Driving Technique

Fifty

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I come from the road racing world... and was even a pursuit driving instructor for a few years.

I’ve done a few events now in a relatively stock Colorado ZR2, trying to learn/figure out what it needs vs throwing money blindly.

I seem to have a hard time finding s groove when bumps start to get big and constant. Unless I get to a walking speed of up down up down up down, it just seems to upset and bounce the front while the rear just goes every which way but forward.

Granted, with 9/10 inches of travel I know that’s a huge problem; adding hydraulic bumps helped tremendously. So outside or rather combining with adding more travel to the truck as funds allow:

Is there any resources for driving in the desert fast? Mostly trails through Nevada with much more capable raptors etc etc.

For road racing there are tons of reference materials like “going faster” etc etc...

Even motox has techniques for riding whoops etc, late Apex being the norm etc etc etc.

So anything to help me rewrite my brain toward dirt and bumps at speed? As well as more dirt time.
 

OFFRD-JNKIE

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I'm not a driver but have been around a year or two, I know a lot of guys go to their local roundy round track and get seat time that helps them with the set up into corners in the dirt. I also know a good number of drivers have gone to the Dirtfish driving school up in Washington which they all say helped a lot.

The biggest thing that most will recommend is seat time, the more you drive the better you'll get.
 

Bro_Gill

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Well, it sounds like you are simply over driving the truck's capabilities. First thing is look at spring rates and shock valving, but with limited travel and a basically stock truck, you are already limited as to performance and speed. Trucks tend to be way under sprung and under shocked on the front due to the weight and heavily sprung in thr rear due to expected loads in the bed. When they aren't heavy, they are too stiff.
 
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Brake before you reach obstacles, accelerate when appropriate to lighten front end, test/practice above 80% of capability, compete below 80%.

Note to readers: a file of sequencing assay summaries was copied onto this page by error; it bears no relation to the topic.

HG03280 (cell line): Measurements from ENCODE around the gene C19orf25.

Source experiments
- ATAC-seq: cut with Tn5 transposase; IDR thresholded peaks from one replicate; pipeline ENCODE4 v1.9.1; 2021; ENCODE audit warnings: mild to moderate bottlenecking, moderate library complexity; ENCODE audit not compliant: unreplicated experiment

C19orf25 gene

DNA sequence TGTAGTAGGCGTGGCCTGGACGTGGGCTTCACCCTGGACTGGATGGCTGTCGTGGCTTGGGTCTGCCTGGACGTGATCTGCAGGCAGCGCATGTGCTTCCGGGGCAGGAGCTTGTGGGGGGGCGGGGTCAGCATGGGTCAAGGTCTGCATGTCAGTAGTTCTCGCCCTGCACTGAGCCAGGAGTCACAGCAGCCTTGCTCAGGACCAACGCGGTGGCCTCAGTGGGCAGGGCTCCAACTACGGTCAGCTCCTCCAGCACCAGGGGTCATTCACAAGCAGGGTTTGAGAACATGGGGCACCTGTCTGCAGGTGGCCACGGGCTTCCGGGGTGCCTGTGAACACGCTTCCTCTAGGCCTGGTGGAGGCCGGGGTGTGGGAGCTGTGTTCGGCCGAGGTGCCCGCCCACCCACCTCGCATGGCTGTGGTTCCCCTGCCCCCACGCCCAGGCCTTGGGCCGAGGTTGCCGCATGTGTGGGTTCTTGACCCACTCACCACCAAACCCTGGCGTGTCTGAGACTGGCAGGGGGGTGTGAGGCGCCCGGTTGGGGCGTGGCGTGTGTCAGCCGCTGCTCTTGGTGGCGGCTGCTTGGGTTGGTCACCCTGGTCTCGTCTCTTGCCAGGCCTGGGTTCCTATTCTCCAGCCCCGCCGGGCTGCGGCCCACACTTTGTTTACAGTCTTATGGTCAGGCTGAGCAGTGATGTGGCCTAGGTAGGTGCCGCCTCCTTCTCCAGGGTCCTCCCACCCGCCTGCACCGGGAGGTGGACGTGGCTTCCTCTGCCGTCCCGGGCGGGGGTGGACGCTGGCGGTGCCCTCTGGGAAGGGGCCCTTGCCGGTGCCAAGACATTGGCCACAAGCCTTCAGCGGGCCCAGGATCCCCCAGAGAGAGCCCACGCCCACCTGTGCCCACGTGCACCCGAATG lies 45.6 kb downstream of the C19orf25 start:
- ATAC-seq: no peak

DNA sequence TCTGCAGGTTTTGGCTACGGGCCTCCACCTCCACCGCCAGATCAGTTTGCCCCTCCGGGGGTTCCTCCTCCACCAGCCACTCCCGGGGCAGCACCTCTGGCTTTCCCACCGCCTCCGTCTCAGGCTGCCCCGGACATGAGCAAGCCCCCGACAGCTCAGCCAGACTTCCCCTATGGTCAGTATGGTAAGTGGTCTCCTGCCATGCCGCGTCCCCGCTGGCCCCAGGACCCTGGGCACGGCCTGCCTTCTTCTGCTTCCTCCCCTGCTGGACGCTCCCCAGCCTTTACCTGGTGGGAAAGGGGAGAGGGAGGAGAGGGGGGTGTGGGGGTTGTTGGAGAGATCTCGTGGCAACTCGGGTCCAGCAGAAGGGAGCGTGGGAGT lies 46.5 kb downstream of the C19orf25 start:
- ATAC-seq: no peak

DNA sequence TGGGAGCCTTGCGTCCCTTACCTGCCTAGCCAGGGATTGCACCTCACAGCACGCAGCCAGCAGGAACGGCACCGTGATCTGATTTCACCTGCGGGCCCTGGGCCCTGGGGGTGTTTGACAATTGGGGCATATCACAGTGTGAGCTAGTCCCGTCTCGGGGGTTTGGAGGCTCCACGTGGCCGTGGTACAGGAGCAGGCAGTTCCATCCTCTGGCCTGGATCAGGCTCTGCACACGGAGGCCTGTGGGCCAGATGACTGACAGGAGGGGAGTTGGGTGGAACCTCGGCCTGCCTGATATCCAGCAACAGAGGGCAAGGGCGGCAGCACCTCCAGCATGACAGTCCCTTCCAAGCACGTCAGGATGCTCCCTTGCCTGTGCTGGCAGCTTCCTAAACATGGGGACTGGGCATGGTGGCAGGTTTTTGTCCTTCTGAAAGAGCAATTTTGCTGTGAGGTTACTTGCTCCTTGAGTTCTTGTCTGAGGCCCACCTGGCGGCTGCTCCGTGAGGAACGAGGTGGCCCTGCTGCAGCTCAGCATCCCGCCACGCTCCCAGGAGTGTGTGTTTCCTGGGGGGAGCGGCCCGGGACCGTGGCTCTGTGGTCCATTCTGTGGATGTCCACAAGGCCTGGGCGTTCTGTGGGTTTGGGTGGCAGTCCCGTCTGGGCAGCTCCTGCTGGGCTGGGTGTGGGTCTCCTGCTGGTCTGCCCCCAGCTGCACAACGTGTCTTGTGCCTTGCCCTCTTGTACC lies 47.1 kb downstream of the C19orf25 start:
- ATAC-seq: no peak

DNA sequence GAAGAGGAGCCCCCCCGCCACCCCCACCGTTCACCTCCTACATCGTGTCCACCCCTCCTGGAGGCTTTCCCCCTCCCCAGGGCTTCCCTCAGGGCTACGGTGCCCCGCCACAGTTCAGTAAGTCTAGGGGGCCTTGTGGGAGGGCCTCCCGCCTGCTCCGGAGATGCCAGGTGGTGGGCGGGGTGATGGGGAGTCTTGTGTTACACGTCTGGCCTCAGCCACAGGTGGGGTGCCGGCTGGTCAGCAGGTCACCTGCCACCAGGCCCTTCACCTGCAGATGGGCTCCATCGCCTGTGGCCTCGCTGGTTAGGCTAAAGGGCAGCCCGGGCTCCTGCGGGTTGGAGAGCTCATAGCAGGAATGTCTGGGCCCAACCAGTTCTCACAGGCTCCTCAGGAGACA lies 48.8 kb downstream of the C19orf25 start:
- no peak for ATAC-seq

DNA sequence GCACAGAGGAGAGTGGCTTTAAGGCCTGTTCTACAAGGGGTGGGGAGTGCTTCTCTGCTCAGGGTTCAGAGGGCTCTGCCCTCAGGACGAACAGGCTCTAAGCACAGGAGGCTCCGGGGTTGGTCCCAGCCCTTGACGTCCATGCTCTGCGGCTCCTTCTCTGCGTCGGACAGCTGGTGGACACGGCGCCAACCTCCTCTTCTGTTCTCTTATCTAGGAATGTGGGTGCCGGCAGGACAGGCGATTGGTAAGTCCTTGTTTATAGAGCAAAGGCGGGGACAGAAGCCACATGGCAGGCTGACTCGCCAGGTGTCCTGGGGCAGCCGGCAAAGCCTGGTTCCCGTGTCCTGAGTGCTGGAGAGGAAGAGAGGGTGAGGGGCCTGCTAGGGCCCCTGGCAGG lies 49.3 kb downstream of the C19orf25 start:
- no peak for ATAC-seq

The slowest car to cross the finish line first is always the winning strategy off road.
 

51rcr

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like said above. you can only drive that so hard. it has its limits. They all do. At what point is trying to go faster harder on equipment for the speed difference. Desert is so much different then pushing hard all the time like most other forms of racing. I guess you could say the regular racer that you would say is patient would make it as a desert racer. The go fast on the edge, broke or crashed.
A TT has way more power then a 6100, same truck different power and will drive different. Throw your money towards a UTV, hard to beat for cost and work and what you can do with it.
 

cynicwanderer

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only have motorcycle references... but I suspect it's pretty much the same when it comes to off road, especially whoops. the only real technique for whoops is seat time and pretty much the suspension limits how fast you can go in most vehicles. each whoop section is different, so having a lot of experience with different sections is better than just getting good with one whoop section by doing it over and over, in my experience.